When we go on social media, we trust the algorithm for our feed to show us things that we will like and it works 90% of the time. However, there are some negative consequences such as perpetuating or even inclining someone towards bad habits. One of my friends was watching videos of people doing really cool and interesting tricks with vape (like the one pictured above). And unsurprisingly, they were met with ads for vapes. They never wanted to try vaping, so they never bought into the ads. Fair enough, however, if someone started off in the same position as my friend, but had less resolve against vaping, those ads could have started their nicotine addiction. These ads seem harmless until someone starts buying vapes, get addicted, continue watching videos and searching up vapes on their own, and now the ads continue showing up — here is our feedback loop.
Drug addiction is not the only place where the targeted ad algorithm plays a role — around election season, everyone is drowning in a sea of information about election candidates and their platforms. This is discussed, in a similar sense, in Jill Lepore’s article, “All the King’s Data” where she discusses the concern of using personal data in political campaigns. At the time of the entire Simulmatics Corp, it was unheard of and deemed as unfair to use in a political campaign to gain a leg up on an opponent. The first time I read the article I thought it was completely fine to use the “voting-behavior machine” to help predict voter preferences because it’s just using all the tools available to you, but relating it to present-day prediction algorithms, made me reconsider. While the voting behavior machine is a much simpler version of the targeted propaganda circulating on social media today, the underlying principle stays the same — use records of people’s preferences to show them more of the things that they will agree with to get them on your side. Kennedy’s use of the machine told him to take a firm stance on civil rights and religious intolerance and that helped him win his election.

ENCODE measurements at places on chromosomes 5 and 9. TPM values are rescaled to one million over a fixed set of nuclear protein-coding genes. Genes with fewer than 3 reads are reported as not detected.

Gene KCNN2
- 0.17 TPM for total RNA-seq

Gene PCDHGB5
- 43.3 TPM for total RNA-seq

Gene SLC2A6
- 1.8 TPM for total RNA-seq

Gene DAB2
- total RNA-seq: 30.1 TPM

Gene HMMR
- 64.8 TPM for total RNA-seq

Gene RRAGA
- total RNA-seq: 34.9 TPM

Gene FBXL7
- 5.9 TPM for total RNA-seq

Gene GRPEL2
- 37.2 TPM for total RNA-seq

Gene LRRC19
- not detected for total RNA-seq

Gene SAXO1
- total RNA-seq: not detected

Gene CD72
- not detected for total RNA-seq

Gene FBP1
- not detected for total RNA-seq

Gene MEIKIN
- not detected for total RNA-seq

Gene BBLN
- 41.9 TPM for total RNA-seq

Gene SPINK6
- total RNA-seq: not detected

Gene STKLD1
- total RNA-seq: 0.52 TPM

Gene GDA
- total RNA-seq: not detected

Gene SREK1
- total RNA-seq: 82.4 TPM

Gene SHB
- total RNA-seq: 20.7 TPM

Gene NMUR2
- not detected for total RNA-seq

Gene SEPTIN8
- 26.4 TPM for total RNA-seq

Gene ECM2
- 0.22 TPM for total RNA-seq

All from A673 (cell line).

Today, on social media, we are interacting with the propaganda that we agree with or are interested in, and we’re scrolling past the ones that we don’t care about. Thus, we’re fed more targeted ads depending on the stuff we interact with: reinforcing existing biases and creating an echo chamber of information, which limits our understanding on the politics that are actually at play. Once the algorithm becomes fixated on our patterns of democratic or republican-leaning views, we are shown policies for people that play to those ideas, and never end up getting the whole picture — our second feedback loop. While it’s understandable to say that social media and targeted ads should not be someone’s source of information, it is naive to think that everyone will bother doing research when there is already a wealth of information on social media.
While the targeted advertising feedback loop is not necessarily affecting people in the way O’Neil states when she says that they often hurt the poor and help the rich, they can still be considered a WMD as it causes harm in diversity of thought, privacy, and the concern of people unknowingly submitting to giving away their personal info. The adverse consequences of these targeted ads, I would argue, are enough to deem these a Weapon of Math Destruction. Whether it be in perpetuating lack of diversity in political ideologies or the more threatening issue of pushing people towards addiction (in either drugs or social media).